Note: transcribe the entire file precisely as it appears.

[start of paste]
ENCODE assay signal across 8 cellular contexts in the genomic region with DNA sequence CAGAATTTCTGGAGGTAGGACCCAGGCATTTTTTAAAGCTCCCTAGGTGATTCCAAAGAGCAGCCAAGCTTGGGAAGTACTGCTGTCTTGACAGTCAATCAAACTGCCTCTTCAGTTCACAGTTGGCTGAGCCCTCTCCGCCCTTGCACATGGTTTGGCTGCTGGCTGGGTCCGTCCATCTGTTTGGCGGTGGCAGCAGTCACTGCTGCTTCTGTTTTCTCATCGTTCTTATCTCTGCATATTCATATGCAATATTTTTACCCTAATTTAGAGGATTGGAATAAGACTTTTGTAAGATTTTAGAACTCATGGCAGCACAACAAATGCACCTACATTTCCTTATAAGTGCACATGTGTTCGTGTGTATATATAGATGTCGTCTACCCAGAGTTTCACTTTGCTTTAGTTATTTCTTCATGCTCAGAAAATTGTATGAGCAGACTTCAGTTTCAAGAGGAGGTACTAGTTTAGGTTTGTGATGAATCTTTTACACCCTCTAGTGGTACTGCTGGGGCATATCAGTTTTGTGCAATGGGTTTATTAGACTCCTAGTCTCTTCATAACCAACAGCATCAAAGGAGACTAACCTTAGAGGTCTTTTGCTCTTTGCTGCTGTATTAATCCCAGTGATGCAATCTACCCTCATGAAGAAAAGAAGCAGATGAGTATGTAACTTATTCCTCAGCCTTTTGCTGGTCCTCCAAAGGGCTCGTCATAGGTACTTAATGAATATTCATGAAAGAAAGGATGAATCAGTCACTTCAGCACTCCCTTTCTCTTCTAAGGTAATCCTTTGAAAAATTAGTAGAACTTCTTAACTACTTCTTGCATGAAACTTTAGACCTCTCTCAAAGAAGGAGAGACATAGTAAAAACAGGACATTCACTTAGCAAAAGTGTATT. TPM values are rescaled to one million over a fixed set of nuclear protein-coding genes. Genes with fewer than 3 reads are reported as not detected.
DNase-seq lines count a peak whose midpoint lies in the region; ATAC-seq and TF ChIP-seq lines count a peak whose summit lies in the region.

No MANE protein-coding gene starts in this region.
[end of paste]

ENCODE assay signal across 8 cellular contexts in the genomic region with DNA sequence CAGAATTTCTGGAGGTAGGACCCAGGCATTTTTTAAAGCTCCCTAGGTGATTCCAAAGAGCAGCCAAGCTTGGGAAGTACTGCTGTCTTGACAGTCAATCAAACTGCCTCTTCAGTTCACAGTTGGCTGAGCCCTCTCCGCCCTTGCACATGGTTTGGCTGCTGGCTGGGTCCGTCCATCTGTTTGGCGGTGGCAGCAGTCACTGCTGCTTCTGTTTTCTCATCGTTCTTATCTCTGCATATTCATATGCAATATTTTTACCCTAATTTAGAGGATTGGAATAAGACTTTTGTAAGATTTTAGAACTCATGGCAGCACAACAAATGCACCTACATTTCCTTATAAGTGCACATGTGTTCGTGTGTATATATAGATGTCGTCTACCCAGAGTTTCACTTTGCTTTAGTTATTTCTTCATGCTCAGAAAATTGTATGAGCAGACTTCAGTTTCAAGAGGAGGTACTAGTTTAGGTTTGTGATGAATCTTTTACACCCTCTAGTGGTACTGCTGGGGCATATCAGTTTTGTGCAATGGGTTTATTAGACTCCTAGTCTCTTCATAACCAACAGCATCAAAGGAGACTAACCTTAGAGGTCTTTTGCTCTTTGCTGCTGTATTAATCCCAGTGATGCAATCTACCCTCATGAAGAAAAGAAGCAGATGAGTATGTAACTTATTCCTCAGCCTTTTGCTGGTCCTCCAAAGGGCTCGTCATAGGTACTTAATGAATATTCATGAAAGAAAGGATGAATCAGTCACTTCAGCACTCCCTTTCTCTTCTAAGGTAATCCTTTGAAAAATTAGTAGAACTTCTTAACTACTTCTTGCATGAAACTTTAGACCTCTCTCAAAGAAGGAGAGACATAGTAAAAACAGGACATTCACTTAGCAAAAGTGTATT. TPM values are rescaled to one million over a fixed set of nuclear protein-coding genes. Genes with fewer than 3 reads are reported as not detected.
DNase-seq lines count a peak whose midpoint lies in the region; ATAC-seq and TF ChIP-seq lines count a peak whose summit lies in the region.

No MANE protein-coding gene starts in this region.